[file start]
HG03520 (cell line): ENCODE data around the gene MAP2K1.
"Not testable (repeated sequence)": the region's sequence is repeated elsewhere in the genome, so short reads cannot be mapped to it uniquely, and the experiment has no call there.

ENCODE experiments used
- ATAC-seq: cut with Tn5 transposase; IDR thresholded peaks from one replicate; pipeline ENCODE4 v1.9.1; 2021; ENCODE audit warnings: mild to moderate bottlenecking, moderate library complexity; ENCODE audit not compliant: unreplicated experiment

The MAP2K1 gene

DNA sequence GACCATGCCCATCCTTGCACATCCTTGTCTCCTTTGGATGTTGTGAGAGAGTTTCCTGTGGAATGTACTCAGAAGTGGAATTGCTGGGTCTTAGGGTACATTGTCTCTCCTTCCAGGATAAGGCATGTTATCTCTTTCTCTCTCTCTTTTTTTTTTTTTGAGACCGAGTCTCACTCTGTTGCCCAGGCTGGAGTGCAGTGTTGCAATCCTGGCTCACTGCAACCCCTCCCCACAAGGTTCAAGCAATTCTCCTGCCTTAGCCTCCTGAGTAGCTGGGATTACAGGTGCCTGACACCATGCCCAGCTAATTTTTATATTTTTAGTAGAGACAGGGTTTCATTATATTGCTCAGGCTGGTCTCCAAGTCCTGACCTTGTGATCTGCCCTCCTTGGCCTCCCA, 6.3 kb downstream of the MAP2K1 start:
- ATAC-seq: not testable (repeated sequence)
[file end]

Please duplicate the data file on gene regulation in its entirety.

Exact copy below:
HG03520 (cell line): ENCODE data around the gene MAP2K1.
"Not testable (repeated sequence)": the region's sequence is repeated elsewhere in the genome, so short reads cannot be mapped to it uniquely, and the experiment has no call there.

ENCODE experiments used
- ATAC-seq: cut with Tn5 transposase; IDR thresholded peaks from one replicate; pipeline ENCODE4 v1.9.1; 2021; ENCODE audit warnings: mild to moderate bottlenecking, moderate library complexity; ENCODE audit not compliant: unreplicated experiment

The MAP2K1 gene

DNA sequence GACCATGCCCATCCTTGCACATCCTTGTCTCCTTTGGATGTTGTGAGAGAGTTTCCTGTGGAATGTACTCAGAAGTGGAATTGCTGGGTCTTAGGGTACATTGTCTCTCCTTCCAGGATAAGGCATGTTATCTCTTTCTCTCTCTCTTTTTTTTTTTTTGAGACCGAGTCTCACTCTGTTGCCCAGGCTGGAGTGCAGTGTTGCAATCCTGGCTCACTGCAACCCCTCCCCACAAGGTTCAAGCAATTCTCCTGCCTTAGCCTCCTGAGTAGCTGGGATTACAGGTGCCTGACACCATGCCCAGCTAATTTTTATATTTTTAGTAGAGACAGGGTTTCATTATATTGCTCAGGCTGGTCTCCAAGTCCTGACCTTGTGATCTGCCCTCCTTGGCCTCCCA, 6.3 kb downstream of the MAP2K1 start:
- ATAC-seq: not testable (repeated sequence)